• "This kind of risk-taking...seems to me to put us as learners...into a place of uncertainty and discomfort. I think this can even be true when the speaker sounds certain." I probably sounded more certain than I actually am, especially after several people challenged my statement. The majority of people I spend time with are of a similar mindset, so I'm not often challenged when I go into a rant about the patriarchy or corporate control or consumerism. And this is one of the things that is so beautiful about our class. I felt comfortable enough to raise these opinions I have to a larger, more diverse group of people, to be accountable for my beliefs even when others might not share them.

  • Maybe its just me, but I saw nothing wrong with how our fishbowl went. To be honest, I walked out of class thinking: "Wow! I can't believe we have gotten so close that we can really go there with each other!"....but I guess not? I'm really surprised to hear posts about frustration, lack of silence, apologies, etc. Seeing how this was the most exciting, non-academic conversation we have had, now I am wondering if our normal routine (“You speak, *silence,* Now I speak, *silence*....Okay now let’s refer to page blahblah....”) helps to maintain our walls, instead of breaking them down....sometimes I see a little "impoliteness" or whatever you wanna call it as growth but perhaps that's just me.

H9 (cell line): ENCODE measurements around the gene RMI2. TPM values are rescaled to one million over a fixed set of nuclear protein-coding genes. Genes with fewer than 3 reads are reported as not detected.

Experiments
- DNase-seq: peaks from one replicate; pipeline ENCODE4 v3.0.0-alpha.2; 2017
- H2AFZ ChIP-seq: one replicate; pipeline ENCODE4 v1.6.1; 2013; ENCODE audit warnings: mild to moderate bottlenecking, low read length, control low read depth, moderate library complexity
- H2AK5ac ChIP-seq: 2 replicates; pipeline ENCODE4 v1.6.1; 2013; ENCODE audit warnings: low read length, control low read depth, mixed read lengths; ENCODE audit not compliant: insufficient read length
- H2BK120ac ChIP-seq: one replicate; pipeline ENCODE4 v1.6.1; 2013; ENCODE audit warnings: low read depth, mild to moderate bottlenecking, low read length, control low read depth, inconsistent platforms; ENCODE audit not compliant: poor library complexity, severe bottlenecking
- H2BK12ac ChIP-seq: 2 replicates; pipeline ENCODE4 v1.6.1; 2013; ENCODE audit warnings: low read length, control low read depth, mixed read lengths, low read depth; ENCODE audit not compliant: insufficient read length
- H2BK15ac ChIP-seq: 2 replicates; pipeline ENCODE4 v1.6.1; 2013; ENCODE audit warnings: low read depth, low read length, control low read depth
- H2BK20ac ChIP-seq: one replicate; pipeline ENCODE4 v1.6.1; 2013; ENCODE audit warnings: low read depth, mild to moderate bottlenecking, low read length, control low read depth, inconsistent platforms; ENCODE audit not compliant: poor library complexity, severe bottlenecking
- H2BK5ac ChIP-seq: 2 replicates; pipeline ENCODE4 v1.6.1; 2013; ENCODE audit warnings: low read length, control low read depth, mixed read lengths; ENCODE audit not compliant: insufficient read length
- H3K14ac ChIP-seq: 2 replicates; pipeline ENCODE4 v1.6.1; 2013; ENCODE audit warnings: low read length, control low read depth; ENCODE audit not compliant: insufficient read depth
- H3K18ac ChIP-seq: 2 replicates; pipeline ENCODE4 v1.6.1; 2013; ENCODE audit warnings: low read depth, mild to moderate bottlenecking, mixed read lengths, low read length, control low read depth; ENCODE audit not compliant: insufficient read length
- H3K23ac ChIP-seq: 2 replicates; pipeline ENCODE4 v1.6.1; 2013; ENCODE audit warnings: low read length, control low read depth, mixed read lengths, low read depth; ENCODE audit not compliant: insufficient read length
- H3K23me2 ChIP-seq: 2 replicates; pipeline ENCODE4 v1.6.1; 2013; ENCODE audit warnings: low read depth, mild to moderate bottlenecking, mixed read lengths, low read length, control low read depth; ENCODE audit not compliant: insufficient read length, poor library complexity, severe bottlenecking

So while this particular moment was a tense one for me and the 360 class as a whole, it was also a defining, learning moment. I always made the mistake of not getting up and letting the opportunity to speak pass me by, and my feeling, as a classmate put it: “as though I’m missing out on a code by not asserting my participation in the traditional, verbal way,” but that day I decided to take a big personal risk and think out loud in front of the class. And even though I recognize that “talking is the stock of academic life,” we were, as a class, “working to make vast improvements in our collective ability to pause and listen to each other.”

I still struggle to speak up in class, even after this 360 experience. I think I always will. I won’t become a wonderful public speaker overnight. But as another quiet classmate explained:

  • Chandrea, in one of our many conversations on talking in class, has told me that I may not be the student who speaks the most often in class, but that what I do say carries a certain weight – not because it is uncommon that I speak but rather because what I say has a lot of thought behind it. This mirrors how I think about my own participation in terms of the thought and contemplation behind each word. This is where I see myself contributing to my classmates’ learning.

III. Sophia’s stories